Shu Y, Zhou Z, Wan Y, Sanders RD, Li M, Pac-Soo CK, Maze M, Ma D
Neurobiology of Disease. 2011 Oct 29. [Epub ahead of print]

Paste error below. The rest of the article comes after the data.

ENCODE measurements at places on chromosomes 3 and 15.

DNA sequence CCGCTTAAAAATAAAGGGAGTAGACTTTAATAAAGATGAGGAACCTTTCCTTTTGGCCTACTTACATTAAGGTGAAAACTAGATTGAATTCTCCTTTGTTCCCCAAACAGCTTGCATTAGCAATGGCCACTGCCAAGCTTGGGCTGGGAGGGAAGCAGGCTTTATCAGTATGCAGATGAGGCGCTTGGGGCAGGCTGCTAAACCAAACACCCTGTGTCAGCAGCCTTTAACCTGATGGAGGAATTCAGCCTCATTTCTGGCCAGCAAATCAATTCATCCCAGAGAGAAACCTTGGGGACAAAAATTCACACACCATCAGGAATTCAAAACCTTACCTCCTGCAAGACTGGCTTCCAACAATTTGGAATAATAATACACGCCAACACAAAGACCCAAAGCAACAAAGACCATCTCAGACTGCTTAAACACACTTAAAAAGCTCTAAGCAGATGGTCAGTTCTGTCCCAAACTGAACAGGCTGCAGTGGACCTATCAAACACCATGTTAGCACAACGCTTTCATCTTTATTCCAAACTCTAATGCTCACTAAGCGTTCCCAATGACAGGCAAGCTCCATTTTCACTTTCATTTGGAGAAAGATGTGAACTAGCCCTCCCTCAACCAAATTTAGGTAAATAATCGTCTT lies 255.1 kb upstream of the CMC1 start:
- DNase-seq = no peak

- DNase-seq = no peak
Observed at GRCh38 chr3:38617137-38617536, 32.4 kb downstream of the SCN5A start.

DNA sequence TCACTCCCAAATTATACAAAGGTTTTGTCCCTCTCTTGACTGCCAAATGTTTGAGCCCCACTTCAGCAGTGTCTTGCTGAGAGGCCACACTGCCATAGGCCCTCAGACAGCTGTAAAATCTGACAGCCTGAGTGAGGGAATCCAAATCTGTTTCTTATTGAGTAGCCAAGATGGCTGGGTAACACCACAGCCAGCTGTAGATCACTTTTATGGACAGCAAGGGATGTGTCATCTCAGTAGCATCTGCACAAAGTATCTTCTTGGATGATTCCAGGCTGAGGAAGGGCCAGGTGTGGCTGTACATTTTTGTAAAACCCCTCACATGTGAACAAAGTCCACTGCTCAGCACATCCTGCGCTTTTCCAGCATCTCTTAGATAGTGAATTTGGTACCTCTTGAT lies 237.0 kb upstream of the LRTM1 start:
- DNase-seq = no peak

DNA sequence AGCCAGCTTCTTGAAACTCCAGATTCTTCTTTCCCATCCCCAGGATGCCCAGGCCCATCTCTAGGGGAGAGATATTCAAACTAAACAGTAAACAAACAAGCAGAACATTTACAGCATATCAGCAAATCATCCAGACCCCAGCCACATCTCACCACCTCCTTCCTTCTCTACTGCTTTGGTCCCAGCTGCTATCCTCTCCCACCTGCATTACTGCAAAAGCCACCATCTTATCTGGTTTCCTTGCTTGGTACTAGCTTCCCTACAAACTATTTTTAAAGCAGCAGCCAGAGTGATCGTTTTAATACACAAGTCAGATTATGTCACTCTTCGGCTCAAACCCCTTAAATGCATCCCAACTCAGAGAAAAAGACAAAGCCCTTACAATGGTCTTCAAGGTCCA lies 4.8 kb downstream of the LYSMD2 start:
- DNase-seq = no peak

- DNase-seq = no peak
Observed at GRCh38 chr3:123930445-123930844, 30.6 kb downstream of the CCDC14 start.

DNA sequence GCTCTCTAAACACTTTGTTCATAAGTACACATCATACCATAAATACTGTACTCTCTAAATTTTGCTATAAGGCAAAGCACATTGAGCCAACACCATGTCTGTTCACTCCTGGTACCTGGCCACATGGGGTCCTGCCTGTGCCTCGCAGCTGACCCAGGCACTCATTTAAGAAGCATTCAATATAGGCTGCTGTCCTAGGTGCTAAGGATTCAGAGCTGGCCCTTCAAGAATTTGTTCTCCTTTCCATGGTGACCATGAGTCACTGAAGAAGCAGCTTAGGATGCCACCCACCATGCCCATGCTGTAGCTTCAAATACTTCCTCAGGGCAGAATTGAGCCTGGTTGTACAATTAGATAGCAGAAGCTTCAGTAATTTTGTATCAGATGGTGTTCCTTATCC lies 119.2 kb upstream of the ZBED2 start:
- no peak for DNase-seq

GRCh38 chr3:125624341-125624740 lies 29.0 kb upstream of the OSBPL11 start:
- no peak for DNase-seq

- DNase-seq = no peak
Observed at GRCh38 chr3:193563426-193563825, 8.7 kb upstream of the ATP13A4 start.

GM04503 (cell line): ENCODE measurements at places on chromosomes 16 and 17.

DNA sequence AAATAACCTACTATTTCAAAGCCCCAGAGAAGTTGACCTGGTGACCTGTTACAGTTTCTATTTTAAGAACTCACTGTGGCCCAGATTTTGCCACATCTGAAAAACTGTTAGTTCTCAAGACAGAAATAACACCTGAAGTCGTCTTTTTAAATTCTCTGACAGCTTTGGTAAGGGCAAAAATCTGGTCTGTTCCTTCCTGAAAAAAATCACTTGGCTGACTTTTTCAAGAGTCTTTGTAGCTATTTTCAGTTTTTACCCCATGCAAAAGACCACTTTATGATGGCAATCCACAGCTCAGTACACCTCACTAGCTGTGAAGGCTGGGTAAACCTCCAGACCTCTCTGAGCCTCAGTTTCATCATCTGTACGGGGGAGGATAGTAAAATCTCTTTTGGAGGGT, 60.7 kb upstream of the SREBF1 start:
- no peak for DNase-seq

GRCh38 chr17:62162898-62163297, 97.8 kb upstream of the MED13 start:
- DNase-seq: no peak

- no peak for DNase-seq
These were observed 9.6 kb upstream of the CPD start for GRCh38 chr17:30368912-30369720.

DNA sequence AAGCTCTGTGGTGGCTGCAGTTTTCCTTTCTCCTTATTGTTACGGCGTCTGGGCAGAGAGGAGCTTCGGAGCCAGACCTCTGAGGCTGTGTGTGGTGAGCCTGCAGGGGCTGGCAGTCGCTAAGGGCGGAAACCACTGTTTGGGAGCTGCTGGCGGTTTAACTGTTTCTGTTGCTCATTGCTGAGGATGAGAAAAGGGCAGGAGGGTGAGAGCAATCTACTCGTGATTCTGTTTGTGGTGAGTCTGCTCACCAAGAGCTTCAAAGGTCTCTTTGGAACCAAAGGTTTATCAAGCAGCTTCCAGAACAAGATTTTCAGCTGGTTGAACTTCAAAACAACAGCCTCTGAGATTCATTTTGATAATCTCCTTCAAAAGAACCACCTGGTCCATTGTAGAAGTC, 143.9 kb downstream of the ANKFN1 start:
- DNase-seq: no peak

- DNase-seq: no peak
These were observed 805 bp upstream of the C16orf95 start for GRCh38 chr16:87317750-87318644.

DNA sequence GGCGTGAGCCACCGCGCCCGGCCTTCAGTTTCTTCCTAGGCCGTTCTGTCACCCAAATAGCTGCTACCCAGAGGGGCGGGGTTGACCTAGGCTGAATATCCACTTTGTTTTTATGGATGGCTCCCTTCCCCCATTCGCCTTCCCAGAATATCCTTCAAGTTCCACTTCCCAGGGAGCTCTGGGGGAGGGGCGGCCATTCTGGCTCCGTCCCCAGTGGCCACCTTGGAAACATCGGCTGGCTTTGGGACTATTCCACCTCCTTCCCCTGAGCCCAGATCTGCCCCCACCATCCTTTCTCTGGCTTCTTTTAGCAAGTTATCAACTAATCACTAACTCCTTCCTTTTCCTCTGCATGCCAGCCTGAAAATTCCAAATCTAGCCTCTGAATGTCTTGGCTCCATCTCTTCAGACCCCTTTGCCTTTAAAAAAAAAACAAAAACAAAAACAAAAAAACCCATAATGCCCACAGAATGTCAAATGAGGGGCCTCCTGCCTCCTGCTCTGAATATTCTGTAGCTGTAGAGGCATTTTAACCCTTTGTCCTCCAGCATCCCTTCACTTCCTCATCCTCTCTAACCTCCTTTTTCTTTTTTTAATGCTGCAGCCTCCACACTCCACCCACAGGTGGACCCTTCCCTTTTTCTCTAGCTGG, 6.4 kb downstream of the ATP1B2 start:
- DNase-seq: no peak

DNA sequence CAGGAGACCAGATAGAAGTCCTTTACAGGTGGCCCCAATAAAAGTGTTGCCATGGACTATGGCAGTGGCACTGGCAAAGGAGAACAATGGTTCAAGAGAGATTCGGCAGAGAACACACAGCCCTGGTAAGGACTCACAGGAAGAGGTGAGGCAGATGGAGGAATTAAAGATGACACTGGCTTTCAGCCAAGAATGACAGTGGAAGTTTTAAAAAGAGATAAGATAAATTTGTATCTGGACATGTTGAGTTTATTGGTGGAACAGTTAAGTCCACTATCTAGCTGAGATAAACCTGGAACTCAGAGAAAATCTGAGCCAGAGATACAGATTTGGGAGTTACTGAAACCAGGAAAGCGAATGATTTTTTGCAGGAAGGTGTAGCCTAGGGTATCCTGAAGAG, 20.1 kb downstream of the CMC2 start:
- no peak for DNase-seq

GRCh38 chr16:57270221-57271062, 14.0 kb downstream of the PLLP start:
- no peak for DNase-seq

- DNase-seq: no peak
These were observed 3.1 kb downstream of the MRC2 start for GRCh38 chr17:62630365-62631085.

Anesthetic-induced neurodegeneration in the developing brain has been well documented. However, the experiments carried out so far do not include surgical conditions. This proof of concept study was designed to investigate the impact of nociceptive stimuli on anesthetic induced neuroapoptosis in the rat developing brain. Separate cohorts of 7-day-old Sprague-Dawley rat pups were randomly assigned to six groups: Naïve (room air); Anesthesia alone (70% nitrous oxide and 0.75% isoflurane for 6h); Formalin injection alone (subcutaneous injection with 10μL 5% formalin into the left hind paw); Anesthesia+formalin injection; Surgical incision (to the left hind paw) alone; Anesthesia+surgical incision. Apoptosis (Caspase-3) and neuronal activation (c-Fos) in the brain and spinal cord section, and cortical TNF-α and IL-1β were measured with in situ immunostaining and western blot respectively. Cognition was tested using Trace Fear conditioning 40days after the insult. Prolonged anesthesia caused widespread apoptosis in the central nervous system compared to naïve animals. Nociceptive stimulation with formalin (F) or surgical incision (S) increased the injury in the brain cortex (F: 60% or S: 40% increase) and spinal cord (F: 80% vs S: 50% increase) respectively. Both nociceptive stimuli further augmented cognitive impairment induced by the anesthetics when assessed 40days later. The activated pain pathway and the increased expression of the pro-inflammatory cytokine, IL-1β, in the cortex may be responsible for the enhanced neuroapoptosis. Nociceptive stimulation and prolonged anesthesia produced significantly more apoptosis than prolonged anesthesia alone when administered to neonates during the synaptogenic period.

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